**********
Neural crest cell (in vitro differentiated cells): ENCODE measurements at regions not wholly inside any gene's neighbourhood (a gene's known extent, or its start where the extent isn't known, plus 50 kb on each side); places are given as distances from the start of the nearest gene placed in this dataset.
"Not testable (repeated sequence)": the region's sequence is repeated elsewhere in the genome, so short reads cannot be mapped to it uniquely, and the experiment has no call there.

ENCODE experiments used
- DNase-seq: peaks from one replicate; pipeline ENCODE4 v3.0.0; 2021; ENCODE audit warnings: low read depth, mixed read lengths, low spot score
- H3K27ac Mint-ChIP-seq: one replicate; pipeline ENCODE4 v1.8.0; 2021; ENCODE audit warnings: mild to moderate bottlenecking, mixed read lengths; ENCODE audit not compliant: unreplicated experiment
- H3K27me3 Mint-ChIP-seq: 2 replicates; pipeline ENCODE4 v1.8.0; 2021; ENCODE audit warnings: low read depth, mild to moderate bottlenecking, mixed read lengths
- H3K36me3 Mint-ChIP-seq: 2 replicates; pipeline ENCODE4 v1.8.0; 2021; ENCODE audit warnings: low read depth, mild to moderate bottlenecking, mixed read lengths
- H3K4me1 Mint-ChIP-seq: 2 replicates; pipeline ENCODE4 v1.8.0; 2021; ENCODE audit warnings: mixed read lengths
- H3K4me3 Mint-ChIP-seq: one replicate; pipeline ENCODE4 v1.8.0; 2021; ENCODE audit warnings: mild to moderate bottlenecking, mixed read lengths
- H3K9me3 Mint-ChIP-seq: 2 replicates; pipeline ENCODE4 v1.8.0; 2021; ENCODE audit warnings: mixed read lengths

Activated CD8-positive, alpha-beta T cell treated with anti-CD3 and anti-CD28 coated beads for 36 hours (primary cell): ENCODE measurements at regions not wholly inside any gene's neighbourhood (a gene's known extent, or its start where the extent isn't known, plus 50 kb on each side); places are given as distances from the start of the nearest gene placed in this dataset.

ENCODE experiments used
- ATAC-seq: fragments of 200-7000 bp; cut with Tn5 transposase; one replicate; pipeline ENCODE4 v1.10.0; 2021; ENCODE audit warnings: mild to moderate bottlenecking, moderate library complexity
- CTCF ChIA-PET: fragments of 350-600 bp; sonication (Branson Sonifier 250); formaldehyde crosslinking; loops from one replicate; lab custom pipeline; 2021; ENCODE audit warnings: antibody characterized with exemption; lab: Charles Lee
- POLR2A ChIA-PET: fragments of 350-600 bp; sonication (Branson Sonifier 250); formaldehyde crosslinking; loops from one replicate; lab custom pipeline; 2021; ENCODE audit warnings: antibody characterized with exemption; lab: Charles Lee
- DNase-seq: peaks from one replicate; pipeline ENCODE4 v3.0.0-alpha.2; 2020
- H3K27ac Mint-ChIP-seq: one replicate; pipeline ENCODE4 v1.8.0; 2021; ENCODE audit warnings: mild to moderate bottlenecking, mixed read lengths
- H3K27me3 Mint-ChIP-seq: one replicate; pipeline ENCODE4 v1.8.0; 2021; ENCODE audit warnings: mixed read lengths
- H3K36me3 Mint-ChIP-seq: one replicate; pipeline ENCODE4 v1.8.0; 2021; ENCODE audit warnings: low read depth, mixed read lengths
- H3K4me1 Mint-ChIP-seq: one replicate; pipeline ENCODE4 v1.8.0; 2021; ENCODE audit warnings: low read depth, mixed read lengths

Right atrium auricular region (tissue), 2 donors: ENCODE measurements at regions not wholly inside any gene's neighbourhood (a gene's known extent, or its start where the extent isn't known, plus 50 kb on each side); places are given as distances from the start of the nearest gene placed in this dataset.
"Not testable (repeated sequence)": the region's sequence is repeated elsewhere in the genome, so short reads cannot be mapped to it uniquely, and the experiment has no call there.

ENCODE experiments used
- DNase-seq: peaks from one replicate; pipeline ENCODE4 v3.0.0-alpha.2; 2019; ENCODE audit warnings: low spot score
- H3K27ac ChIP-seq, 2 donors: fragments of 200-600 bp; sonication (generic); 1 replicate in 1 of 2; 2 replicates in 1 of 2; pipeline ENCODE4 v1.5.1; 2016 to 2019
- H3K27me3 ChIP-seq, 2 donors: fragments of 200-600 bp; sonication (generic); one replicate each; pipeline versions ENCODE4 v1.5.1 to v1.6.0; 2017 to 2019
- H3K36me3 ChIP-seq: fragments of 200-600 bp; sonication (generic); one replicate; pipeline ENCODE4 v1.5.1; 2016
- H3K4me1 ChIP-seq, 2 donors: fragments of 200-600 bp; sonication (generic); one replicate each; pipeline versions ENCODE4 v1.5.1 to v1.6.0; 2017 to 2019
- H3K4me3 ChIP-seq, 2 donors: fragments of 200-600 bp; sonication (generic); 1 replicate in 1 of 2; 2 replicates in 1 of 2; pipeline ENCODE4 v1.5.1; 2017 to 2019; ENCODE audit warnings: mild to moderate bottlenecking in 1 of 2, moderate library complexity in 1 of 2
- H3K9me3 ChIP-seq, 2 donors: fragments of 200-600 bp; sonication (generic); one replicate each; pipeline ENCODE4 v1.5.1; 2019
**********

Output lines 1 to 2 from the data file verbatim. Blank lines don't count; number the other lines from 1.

Neural crest cell (in vitro differentiated cells): ENCODE measurements at regions not wholly inside any gene's neighbourhood (a gene's known extent, or its start where the extent isn't known, plus 50 kb on each side); places are given as distances from the start of the nearest gene placed in this dataset.
"Not testable (repeated sequence)": the region's sequence is repeated elsewhere in the genome, so short reads cannot be mapped to it uniquely, and the experiment has no call there.